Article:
Here, I'd like to briefly summarize what Python has done.
Python supports decimal arithmetic. The functionality is part of the standard library. Decimals aren't available out-of-the-box, in the sense that all Python programs, regardless of what they import, can start working with decimals. There is no decimal literal syntax in the language. That said, all one needs to do is
import * from decimal and you're ready to rock.
Decimals have been part of the Python standard library for a long time: they were added in version 2.4, in November 2001. Python does have a process for proposing extensions to the language, called PEP (Python Extension Proposal). Extensive discussions on the official mailing lists took place. Python decimals were formalized in PEP 327.
The decimal library provides access to some of the internals of decimal arithmetic, called the context. In the context, one can specify, for instance, the number of decimal digits that should be available when operations are carried out. One can also forbid mixing of decimal values with primitive built-in types, such as integers and (binary) floating-point numbers.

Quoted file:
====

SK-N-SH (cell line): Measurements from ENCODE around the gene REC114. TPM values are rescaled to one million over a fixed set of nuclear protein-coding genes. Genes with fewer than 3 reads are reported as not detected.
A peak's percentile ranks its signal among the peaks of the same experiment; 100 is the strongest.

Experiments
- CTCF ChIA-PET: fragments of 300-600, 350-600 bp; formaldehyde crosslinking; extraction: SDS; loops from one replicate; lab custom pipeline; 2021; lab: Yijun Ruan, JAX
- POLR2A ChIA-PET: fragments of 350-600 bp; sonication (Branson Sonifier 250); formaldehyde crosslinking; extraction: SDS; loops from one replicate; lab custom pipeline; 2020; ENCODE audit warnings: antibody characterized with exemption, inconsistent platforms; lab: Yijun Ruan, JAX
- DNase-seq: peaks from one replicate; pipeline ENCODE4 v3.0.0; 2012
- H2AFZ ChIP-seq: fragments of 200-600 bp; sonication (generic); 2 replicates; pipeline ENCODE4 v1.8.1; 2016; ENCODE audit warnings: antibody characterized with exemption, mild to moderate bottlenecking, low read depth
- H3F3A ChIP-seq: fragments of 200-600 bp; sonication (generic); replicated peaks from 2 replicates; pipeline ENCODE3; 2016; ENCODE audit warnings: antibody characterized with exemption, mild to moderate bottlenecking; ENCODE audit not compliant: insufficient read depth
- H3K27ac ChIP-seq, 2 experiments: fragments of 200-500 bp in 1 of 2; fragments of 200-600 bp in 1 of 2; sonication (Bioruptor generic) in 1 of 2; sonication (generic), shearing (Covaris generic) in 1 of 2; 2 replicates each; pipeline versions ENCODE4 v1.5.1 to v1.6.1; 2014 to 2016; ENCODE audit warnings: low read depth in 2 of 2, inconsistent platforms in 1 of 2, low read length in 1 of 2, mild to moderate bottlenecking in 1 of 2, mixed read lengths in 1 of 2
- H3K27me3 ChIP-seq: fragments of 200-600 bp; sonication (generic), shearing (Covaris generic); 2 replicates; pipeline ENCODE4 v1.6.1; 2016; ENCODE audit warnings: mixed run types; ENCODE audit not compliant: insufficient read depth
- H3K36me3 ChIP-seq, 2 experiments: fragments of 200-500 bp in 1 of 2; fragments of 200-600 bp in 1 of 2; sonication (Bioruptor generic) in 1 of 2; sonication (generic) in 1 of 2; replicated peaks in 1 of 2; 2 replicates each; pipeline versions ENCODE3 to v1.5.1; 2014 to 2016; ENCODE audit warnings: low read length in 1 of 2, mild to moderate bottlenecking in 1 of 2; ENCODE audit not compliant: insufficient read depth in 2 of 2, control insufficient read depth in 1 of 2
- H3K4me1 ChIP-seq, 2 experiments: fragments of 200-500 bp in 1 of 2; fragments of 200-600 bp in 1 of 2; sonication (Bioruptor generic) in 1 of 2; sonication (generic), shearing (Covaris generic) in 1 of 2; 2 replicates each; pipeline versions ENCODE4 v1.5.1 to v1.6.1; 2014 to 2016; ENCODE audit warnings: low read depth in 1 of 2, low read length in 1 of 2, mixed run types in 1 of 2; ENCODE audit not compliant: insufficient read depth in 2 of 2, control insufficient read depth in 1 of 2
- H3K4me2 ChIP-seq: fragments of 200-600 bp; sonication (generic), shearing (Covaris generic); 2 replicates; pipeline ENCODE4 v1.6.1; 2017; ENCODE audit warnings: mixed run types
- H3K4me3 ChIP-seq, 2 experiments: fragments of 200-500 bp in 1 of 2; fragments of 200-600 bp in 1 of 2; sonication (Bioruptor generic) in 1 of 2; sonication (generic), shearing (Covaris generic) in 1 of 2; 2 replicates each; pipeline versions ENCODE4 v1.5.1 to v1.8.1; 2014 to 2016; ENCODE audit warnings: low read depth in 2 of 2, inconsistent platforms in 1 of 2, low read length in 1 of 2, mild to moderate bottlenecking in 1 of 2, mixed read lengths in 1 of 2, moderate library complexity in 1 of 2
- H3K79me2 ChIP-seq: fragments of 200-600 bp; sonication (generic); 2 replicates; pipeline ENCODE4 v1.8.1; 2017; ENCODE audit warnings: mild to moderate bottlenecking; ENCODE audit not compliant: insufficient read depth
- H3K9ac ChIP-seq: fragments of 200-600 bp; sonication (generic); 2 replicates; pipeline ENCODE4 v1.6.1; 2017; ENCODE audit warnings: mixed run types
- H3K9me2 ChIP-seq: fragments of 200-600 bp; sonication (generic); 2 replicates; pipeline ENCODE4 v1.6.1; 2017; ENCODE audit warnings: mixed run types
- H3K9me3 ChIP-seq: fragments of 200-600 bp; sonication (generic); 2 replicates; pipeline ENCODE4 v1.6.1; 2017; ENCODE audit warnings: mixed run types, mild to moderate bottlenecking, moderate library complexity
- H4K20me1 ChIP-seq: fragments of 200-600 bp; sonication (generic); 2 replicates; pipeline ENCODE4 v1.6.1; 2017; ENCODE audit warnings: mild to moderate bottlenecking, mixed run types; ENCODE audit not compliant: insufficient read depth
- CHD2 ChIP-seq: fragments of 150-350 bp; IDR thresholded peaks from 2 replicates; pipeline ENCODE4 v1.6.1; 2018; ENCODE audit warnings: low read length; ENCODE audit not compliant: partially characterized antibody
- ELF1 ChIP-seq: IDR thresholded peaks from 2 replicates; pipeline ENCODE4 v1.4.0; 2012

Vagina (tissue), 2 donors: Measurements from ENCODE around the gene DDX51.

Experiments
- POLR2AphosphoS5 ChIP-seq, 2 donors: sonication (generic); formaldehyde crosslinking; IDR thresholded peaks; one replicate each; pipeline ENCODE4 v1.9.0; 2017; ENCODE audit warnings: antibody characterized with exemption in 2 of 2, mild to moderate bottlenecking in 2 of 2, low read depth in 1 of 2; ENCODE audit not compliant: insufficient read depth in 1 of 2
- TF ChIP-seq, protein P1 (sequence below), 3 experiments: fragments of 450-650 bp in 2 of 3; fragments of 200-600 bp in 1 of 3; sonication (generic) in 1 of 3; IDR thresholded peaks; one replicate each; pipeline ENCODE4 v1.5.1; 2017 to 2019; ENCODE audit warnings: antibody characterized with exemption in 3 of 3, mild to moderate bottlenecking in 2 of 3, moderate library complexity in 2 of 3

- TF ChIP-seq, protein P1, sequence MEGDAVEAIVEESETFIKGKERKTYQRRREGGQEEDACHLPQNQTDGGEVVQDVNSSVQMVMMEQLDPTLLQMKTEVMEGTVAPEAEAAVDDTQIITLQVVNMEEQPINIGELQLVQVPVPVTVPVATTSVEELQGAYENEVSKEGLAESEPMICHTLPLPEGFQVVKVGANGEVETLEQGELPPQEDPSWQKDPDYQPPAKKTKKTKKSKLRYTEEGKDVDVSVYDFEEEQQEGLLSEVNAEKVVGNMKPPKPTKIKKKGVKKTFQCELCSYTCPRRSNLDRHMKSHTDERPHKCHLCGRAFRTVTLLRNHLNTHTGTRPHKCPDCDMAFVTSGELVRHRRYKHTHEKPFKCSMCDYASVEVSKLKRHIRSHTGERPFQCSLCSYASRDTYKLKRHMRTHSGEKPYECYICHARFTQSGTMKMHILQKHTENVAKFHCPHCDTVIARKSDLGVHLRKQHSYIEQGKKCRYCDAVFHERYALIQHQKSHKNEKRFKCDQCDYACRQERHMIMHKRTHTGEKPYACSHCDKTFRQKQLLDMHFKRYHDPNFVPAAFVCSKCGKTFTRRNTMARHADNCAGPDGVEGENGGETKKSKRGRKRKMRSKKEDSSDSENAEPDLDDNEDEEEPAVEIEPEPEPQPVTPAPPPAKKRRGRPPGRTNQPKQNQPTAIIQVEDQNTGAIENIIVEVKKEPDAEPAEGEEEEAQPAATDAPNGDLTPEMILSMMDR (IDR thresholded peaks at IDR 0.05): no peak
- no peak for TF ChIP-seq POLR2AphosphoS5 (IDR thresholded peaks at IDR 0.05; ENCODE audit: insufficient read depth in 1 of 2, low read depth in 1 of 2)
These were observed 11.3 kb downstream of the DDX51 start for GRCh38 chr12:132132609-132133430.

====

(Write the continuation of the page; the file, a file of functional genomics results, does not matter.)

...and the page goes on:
In general, the Python implementation aims to be an implementation of the General Decimal Arithmetic Specification. In particular, using this data model, it is possible to distinguish the digit strings
1.20, considered as decimal values, as mathematically equal but nonetheless distinct values.
Here are the supported mathematical functions:
As mentioned above, the data model for Python decimals allows for subnormal decimals, but one can always normalize a value (remove the trailing zeros). (This isn't exactly a mathematical function, since distinct members of a cohort are mathematically equal.)
In Python, when importing decimals, some of the basic arithmetic operators get overloaded. Thus,
Trigonometric functions are not provided. (These functions belong to the
optional part of the IEEE 754 specification.)